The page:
Sometimes it is difficult for her to get up but then once she is she has no problems standing and has been able to keep her independence. Her opinion on how she felt about aging was that no one likes to age, but it is part of life so she is fine with it. She has maintained many life-long relationships and has a hand full of close friends. Then we discussed how she felt about loss of family of friends. She explained that it is a very hard thing to do and there is really nothing you can do about it but live through it. She said you just have to still live your life get upset and cry but as the years go by it gets easier and easier. She lost her mother at 21 and it was really difficult for her to get over and still to this day has moments where she cries and really misses her. She believes that when someone dies if they haven’t done anything really bad and they truly are sorry for anything they may have done and ask for forgiveness then they will go to heaven and if not then they will go to the other side. She also believes that if someone has done something kind of bad but not really bad and won’t ask for forgiveness will wait in limber and not see anything.

When she was 14 she saw her grandfather that had passed away a couple weeks prior. She was feeding her pets when she turned around and he was standing there she had said “Daddy Jim, what are you doing up? Go lay down” Her mother said who are you talking to forgetting that he had passed away and when she said Daddy Jim again and turned back around he was gone. She said he was trying to tell them that her mother was going to get into an accident. They owned a restaurant near a train track and the pots and pans rattled off the walls without a train even going by. Shortly after she did get into an accident, but she survived. The last question I asked was what advice she would give a young person on how to live. Her response was to tell them to really think long and hard about what they want to do with their life and choose a path to where they can be self-sufficient no matter what and to get a job that they love doing but also will bring success and allow then to live comfortably when they retire.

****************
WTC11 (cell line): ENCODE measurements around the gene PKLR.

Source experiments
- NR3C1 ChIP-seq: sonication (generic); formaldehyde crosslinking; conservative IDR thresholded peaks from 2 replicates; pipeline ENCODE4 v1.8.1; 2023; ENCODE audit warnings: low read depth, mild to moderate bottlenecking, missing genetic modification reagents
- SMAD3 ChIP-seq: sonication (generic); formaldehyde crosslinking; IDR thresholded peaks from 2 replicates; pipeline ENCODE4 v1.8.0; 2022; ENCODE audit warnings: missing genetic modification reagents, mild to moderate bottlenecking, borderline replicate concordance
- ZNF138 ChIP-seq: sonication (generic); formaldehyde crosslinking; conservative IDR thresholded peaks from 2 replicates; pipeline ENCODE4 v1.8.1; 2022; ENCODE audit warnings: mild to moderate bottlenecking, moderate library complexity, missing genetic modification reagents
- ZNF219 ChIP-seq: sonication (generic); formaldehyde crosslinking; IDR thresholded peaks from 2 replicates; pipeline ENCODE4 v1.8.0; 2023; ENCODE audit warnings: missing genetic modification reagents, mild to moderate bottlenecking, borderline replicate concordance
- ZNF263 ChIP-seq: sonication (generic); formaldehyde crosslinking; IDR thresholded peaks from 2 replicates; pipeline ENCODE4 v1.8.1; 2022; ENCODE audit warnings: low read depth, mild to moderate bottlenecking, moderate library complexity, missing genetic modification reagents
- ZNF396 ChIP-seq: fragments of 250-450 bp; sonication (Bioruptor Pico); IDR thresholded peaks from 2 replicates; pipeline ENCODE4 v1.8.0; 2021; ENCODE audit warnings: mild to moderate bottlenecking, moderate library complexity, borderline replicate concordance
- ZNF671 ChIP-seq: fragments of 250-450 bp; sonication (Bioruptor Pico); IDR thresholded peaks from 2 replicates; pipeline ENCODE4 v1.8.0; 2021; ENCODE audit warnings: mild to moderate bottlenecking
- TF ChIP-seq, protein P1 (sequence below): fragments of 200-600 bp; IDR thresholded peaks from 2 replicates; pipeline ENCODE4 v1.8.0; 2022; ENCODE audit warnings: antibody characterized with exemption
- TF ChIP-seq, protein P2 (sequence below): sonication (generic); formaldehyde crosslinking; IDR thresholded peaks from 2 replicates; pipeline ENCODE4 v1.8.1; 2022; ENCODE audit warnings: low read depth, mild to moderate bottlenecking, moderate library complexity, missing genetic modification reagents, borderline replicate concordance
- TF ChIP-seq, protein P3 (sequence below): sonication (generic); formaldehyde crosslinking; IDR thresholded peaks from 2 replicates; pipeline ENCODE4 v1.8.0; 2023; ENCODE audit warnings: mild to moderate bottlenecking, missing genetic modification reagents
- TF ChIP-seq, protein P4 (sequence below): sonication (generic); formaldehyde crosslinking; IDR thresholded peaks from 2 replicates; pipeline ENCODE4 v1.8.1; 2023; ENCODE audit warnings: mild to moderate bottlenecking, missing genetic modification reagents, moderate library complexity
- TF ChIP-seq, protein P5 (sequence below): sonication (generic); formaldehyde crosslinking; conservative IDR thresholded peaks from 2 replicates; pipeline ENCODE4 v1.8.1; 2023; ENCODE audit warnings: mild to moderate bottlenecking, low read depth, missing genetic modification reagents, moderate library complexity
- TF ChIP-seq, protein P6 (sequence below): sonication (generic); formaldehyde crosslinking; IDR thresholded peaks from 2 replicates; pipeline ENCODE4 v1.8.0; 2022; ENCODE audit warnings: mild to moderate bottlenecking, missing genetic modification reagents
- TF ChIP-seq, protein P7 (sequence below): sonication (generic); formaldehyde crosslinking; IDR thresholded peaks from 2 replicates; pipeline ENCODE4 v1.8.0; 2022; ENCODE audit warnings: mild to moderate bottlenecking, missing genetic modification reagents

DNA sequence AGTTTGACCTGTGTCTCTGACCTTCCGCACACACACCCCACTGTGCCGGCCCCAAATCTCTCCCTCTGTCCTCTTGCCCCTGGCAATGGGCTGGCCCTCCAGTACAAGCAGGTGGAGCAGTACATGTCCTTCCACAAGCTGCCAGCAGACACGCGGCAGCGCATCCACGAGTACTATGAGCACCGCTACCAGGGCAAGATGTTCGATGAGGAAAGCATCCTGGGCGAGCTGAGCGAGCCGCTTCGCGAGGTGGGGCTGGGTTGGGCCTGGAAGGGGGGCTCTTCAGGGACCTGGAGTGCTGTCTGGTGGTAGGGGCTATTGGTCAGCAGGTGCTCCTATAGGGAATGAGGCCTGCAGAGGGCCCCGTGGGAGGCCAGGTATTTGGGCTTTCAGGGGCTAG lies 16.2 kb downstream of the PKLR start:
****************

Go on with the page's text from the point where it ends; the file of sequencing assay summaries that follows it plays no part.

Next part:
In conclusion, late adult hood is like a conclusion of the story of your life. It is a reflection of how you see your life was lived. Some view it as positive and have learned a lot of wisdom, while others feel despair and anxiety that they have wasted a lot of their time and now they are running out of time with many unfinished goals. My grandmother is a very positive person and a great person to look up to. She always has great stories and words of wisdom. She is an example of someone who reflects on their life as being happy, optimistic, and feels accomplished by raising her children and helping with her grandchildren. She has made many strong life-long connections with people and developed many loved ones. She has succeeded with this stage of Erikson’s theory.


Dona J. Kenney (grandmother)
Robert Kail- John Cavanaugh; Human Development, a life-span view, fifth edition